Henry's father, Bernard Holbrook, is believed to have been landlord of the Printers' Arms in Cheadle at the time of the War but may have only been there for a short time as, in 1910, Henry's address was recorded as 38 Thomas Street East, Stockport. On 4 September of that year, aged 20, he married Elizabeth Taylor at St Thomas' Church. He may have met her through her brother, James, who acted as Henry's best man at the wedding.
Henry was then working as a confectioner but changed jobs before the War and was working for Stockport Tramways when he enlisted. He and Elizabeth would have one child together and they are thought to have lived at 327 Hempshaw Lane (after the War, Elizabeth's address was 6 Brookfield View, Adenoft Street).
In the autumn of 1914, probably in early November, Henry travelled into Manchester and enlisted into the seventh of the "Pals Battalions" being formed by the Manchester Regiment. He was assigned to No. 9 Platoon, in "C" Company and some details of the recruitment and training of the Pals can be found here. In November 1915, they were ready for active service overseas and left for France.
His first experience of a major attack was on 1 July 1916 when he advanced towards Mametz on the first day of the Battle of the Somme - the "Big Push". Two weeks later he was back in action.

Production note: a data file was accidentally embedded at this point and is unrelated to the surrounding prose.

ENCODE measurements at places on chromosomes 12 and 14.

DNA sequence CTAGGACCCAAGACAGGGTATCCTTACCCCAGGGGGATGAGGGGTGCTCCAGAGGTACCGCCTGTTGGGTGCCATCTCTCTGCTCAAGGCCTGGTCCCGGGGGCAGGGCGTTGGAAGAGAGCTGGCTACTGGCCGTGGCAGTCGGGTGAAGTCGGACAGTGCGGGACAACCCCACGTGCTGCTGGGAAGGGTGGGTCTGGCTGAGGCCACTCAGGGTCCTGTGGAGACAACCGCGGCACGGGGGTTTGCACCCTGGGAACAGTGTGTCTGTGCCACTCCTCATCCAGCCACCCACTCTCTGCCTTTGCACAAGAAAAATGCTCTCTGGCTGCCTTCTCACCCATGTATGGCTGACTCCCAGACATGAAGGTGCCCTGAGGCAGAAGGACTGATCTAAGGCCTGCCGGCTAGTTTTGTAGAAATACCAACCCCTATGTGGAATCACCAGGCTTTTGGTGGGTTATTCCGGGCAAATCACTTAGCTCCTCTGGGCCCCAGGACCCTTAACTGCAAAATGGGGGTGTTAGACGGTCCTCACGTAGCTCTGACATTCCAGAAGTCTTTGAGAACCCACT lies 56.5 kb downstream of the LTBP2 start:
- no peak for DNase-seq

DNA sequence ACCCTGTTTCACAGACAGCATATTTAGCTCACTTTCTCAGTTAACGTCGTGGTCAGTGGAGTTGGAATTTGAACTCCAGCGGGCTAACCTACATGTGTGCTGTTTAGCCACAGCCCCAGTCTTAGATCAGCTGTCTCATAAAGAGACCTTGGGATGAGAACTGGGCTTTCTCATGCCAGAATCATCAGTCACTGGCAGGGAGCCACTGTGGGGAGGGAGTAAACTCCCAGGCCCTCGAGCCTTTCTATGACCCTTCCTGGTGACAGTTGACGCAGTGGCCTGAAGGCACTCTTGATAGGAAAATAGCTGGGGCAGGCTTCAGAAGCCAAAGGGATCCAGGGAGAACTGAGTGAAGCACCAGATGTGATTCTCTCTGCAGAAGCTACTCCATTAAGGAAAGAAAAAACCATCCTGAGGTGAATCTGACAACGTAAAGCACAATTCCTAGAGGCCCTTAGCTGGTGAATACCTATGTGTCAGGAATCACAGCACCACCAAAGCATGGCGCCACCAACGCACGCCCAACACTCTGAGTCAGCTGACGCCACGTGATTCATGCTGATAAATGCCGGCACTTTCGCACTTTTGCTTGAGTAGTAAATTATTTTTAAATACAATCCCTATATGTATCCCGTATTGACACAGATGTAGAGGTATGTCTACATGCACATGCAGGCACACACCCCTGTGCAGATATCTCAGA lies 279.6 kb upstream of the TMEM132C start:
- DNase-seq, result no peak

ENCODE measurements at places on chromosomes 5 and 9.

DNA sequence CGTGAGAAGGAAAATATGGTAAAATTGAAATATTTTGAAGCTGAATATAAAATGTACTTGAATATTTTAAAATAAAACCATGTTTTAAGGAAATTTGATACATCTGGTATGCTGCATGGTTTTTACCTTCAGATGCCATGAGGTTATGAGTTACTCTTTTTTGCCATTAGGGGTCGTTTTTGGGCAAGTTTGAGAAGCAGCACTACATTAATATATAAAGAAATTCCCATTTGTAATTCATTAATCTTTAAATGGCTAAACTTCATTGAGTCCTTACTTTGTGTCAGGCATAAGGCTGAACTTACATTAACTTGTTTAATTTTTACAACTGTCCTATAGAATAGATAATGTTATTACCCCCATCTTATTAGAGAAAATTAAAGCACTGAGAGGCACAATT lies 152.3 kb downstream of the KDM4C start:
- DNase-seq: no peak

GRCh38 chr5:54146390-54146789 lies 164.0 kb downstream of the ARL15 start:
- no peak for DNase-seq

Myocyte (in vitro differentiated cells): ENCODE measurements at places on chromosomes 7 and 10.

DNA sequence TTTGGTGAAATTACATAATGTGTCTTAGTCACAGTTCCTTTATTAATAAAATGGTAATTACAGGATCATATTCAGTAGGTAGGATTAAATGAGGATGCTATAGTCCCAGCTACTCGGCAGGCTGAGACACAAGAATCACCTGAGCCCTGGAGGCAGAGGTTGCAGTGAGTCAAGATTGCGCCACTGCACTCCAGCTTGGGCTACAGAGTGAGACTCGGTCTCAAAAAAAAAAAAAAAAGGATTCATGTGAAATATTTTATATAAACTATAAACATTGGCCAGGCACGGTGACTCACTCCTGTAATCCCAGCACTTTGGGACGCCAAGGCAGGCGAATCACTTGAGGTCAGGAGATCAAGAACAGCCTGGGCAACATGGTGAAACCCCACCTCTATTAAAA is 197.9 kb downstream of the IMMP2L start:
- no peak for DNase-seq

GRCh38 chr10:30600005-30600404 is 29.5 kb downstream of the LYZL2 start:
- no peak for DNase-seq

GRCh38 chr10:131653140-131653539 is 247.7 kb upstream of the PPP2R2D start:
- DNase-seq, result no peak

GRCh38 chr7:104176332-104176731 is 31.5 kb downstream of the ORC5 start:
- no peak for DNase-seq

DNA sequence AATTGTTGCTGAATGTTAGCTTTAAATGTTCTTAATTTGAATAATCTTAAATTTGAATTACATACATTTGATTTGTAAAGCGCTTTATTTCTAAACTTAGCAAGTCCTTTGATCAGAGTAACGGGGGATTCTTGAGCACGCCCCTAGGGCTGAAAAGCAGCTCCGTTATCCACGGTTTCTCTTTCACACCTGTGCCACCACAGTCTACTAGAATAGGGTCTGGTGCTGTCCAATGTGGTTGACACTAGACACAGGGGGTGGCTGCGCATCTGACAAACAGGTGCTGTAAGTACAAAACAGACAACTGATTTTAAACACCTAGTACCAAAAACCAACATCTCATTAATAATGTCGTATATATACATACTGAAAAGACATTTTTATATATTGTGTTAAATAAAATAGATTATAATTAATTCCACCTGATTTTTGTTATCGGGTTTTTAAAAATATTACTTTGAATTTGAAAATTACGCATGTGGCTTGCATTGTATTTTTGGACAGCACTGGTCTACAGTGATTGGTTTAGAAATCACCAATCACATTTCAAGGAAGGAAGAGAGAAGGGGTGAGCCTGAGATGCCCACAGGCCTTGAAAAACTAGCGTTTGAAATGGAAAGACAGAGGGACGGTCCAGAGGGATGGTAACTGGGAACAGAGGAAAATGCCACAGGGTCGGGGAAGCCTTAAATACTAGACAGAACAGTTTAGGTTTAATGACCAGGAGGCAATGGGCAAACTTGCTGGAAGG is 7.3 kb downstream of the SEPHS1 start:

On the 14th, the Battalion moved back to Mametz and took up reserve positions in the nearby Wood ready for an attack the next day on German positions at High Wood. The attack would be led by the 1st South Staffordshires and the 2nd Queens.
Almost immediately, "C" Company was ordered forward to support the Staffordshires and, together, they made the first of a number of attacks to dislodge the Germans from their trenches. They managed to establish a foothold on the edge of the Wood but couldn't make further progress. About 11am, "B" and "D" Companies were also sent forward. All the troops were now coming under heavy machine gun fire from the flanks as the Germans in Switch Trench were still strongly in position.
At 2.30pm, the Germans opened a heavy barrage and then counter attacked with infantry, driving back the British troops. The three Companies of Manchesters now brought their strength and numbers to bear and recovered the lost ground. Late in the afternoon, the British made another attempt to push further into High Wood but this also failed. At 6pm, "A" Company came forward to support their comrades but it was clear that the attack had failed. The whole British line was withdrawn back to its original starting point at 11.25pm. Amongst the dead were Henry and another local man, George Hall.